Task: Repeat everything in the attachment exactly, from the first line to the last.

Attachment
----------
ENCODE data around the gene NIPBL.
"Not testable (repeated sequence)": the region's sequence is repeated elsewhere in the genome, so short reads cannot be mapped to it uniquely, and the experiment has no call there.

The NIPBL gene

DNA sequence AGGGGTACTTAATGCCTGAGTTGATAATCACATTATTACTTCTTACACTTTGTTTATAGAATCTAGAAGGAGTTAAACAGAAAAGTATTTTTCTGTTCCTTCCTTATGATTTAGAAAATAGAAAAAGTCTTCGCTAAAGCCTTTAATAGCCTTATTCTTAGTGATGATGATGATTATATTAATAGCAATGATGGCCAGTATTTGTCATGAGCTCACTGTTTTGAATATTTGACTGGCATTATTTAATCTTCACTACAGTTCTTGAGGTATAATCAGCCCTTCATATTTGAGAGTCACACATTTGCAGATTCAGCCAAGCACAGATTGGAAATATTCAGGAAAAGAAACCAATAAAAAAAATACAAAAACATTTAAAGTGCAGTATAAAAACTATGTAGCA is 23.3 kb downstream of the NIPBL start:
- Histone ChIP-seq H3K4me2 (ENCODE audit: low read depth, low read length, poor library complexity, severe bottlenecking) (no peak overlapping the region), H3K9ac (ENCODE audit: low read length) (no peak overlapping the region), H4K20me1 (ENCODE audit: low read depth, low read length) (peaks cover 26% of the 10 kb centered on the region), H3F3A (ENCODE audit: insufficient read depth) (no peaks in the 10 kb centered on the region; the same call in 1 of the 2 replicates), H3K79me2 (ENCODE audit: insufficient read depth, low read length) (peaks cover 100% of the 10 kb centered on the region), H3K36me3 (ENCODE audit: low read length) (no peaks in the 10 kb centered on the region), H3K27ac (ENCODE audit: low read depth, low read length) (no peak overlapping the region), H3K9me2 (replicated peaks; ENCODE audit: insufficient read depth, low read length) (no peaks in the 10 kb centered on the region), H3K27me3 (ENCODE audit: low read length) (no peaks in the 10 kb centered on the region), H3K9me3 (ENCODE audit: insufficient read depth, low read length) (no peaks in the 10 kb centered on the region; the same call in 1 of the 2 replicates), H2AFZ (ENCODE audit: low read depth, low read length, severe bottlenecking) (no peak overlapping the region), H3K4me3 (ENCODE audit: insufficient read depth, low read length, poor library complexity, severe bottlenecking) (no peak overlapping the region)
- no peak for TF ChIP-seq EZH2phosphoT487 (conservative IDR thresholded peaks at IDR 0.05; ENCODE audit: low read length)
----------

ENCODE data around the gene NIPBL.
"Not testable (repeated sequence)": the region's sequence is repeated elsewhere in the genome, so short reads cannot be mapped to it uniquely, and the experiment has no call there.

The NIPBL gene

DNA sequence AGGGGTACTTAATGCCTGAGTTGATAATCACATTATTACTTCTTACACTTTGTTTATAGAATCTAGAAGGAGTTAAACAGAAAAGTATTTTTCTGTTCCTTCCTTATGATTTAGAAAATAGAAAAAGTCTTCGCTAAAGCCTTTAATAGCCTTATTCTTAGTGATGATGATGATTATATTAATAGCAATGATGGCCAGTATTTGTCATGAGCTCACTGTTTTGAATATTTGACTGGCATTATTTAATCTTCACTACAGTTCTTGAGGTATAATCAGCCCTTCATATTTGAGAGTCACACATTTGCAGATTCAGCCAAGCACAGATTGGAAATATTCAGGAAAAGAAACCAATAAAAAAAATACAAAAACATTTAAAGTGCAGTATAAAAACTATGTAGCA is 23.3 kb downstream of the NIPBL start:
- Histone ChIP-seq H3K4me2 (ENCODE audit: low read depth, low read length, poor library complexity, severe bottlenecking) (no peak overlapping the region), H3K9ac (ENCODE audit: low read length) (no peak overlapping the region), H4K20me1 (ENCODE audit: low read depth, low read length) (peaks cover 26% of the 10 kb centered on the region), H3F3A (ENCODE audit: insufficient read depth) (no peaks in the 10 kb centered on the region; the same call in 1 of the 2 replicates), H3K79me2 (ENCODE audit: insufficient read depth, low read length) (peaks cover 100% of the 10 kb centered on the region), H3K36me3 (ENCODE audit: low read length) (no peaks in the 10 kb centered on the region), H3K27ac (ENCODE audit: low read depth, low read length) (no peak overlapping the region), H3K9me2 (replicated peaks; ENCODE audit: insufficient read depth, low read length) (no peaks in the 10 kb centered on the region), H3K27me3 (ENCODE audit: low read length) (no peaks in the 10 kb centered on the region), H3K9me3 (ENCODE audit: insufficient read depth, low read length) (no peaks in the 10 kb centered on the region; the same call in 1 of the 2 replicates), H2AFZ (ENCODE audit: low read depth, low read length, severe bottlenecking) (no peak overlapping the region), H3K4me3 (ENCODE audit: insufficient read depth, low read length, poor library complexity, severe bottlenecking) (no peak overlapping the region)
- no peak for TF ChIP-seq EZH2phosphoT487 (conservative IDR thresholded peaks at IDR 0.05; ENCODE audit: low read length)